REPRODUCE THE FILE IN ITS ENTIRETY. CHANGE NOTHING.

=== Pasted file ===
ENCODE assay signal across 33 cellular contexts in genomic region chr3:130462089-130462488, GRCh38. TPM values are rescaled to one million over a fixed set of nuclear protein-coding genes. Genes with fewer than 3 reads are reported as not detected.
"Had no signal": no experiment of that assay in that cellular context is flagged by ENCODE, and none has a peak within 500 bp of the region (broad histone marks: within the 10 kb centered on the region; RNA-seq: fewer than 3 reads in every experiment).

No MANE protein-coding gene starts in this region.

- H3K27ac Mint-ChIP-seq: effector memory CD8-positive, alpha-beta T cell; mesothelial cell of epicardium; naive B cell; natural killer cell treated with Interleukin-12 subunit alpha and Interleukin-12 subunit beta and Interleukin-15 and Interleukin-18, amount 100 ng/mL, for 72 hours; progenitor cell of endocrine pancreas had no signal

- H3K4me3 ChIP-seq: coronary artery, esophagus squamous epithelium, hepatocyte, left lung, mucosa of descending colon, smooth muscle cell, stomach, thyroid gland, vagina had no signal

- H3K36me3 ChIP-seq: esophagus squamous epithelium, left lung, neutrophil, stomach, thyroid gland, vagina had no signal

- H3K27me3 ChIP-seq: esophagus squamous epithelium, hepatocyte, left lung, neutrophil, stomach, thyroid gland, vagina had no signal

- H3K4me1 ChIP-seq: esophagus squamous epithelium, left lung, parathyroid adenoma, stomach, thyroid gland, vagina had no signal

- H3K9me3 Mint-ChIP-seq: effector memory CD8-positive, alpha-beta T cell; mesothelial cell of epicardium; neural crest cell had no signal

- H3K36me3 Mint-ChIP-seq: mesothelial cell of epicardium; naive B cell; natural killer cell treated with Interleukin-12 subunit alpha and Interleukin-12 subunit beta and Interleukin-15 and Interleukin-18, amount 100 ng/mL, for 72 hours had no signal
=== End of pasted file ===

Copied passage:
ENCODE assay signal across 33 cellular contexts in genomic region chr3:130462089-130462488, GRCh38. TPM values are rescaled to one million over a fixed set of nuclear protein-coding genes. Genes with fewer than 3 reads are reported as not detected.
"Had no signal": no experiment of that assay in that cellular context is flagged by ENCODE, and none has a peak within 500 bp of the region (broad histone marks: within the 10 kb centered on the region; RNA-seq: fewer than 3 reads in every experiment).

No MANE protein-coding gene starts in this region.

- H3K27ac Mint-ChIP-seq: effector memory CD8-positive, alpha-beta T cell; mesothelial cell of epicardium; naive B cell; natural killer cell treated with Interleukin-12 subunit alpha and Interleukin-12 subunit beta and Interleukin-15 and Interleukin-18, amount 100 ng/mL, for 72 hours; progenitor cell of endocrine pancreas had no signal

- H3K4me3 ChIP-seq: coronary artery, esophagus squamous epithelium, hepatocyte, left lung, mucosa of descending colon, smooth muscle cell, stomach, thyroid gland, vagina had no signal

- H3K36me3 ChIP-seq: esophagus squamous epithelium, left lung, neutrophil, stomach, thyroid gland, vagina had no signal

- H3K27me3 ChIP-seq: esophagus squamous epithelium, hepatocyte, left lung, neutrophil, stomach, thyroid gland, vagina had no signal

- H3K4me1 ChIP-seq: esophagus squamous epithelium, left lung, parathyroid adenoma, stomach, thyroid gland, vagina had no signal

- H3K9me3 Mint-ChIP-seq: effector memory CD8-positive, alpha-beta T cell; mesothelial cell of epicardium; neural crest cell had no signal

- H3K36me3 Mint-ChIP-seq: mesothelial cell of epicardium; naive B cell; natural killer cell treated with Interleukin-12 subunit alpha and Interleukin-12 subunit beta and Interleukin-15 and Interleukin-18, amount 100 ng/mL, for 72 hours had no signal